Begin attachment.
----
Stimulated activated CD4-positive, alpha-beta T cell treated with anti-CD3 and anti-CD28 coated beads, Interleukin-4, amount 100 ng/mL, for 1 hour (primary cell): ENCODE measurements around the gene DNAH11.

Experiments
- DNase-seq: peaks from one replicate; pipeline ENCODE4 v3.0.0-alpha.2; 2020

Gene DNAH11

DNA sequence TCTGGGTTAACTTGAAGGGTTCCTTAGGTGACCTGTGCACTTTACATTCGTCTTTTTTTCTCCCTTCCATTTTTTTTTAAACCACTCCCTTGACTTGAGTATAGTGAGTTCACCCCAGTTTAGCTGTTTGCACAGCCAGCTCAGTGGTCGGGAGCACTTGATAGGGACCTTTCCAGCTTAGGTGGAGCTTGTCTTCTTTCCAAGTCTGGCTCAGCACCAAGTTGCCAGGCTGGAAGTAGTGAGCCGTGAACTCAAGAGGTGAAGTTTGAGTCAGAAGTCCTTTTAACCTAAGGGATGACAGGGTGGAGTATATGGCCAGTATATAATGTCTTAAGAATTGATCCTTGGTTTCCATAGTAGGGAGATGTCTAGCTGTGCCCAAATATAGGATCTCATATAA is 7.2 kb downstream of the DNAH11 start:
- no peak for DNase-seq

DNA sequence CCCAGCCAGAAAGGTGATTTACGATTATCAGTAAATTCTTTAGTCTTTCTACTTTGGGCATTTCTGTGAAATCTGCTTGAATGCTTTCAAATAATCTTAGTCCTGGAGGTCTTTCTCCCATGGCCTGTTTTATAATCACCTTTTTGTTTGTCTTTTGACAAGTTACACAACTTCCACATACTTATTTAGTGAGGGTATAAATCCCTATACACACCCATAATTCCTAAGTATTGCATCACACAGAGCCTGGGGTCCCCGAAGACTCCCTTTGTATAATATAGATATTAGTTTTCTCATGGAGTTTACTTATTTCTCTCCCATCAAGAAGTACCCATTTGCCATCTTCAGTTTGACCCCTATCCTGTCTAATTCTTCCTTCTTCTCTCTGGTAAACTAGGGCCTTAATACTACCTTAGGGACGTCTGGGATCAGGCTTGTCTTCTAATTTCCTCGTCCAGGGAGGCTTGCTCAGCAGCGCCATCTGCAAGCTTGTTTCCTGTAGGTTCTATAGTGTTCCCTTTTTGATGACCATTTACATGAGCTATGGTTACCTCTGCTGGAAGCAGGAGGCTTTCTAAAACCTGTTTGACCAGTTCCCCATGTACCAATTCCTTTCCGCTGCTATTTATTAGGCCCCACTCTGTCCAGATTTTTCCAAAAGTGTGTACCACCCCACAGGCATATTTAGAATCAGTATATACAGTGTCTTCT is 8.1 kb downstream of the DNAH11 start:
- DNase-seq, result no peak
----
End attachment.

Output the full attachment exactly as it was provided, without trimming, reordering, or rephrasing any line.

Stimulated activated CD4-positive, alpha-beta T cell treated with anti-CD3 and anti-CD28 coated beads, Interleukin-4, amount 100 ng/mL, for 1 hour (primary cell): ENCODE measurements around the gene DNAH11.

Experiments
- DNase-seq: peaks from one replicate; pipeline ENCODE4 v3.0.0-alpha.2; 2020

Gene DNAH11

DNA sequence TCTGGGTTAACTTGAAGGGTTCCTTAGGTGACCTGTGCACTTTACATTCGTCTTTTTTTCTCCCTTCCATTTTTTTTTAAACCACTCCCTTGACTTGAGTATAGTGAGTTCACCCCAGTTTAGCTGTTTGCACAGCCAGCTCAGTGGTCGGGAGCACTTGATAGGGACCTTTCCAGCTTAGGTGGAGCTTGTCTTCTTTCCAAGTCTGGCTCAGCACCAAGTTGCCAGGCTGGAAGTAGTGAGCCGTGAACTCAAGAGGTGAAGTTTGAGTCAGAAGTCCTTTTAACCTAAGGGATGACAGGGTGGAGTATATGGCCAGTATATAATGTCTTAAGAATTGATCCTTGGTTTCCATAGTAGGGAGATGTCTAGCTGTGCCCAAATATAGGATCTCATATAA is 7.2 kb downstream of the DNAH11 start:
- no peak for DNase-seq

DNA sequence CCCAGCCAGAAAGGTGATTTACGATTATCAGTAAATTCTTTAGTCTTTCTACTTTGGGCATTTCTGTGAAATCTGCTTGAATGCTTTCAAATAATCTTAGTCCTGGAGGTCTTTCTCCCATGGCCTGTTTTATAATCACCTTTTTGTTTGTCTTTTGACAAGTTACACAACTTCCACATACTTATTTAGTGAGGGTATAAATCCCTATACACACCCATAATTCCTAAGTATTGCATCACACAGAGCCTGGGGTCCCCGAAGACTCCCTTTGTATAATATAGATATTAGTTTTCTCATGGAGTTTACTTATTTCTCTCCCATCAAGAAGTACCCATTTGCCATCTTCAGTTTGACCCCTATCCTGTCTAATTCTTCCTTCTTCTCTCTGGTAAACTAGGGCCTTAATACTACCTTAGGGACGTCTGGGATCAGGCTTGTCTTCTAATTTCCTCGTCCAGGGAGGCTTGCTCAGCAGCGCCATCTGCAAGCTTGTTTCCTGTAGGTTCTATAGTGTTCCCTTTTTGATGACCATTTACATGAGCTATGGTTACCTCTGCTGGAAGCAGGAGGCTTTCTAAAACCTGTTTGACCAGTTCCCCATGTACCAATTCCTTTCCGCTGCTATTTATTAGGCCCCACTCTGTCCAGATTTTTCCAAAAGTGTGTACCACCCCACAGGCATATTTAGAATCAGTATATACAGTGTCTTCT is 8.1 kb downstream of the DNAH11 start:
- DNase-seq, result no peak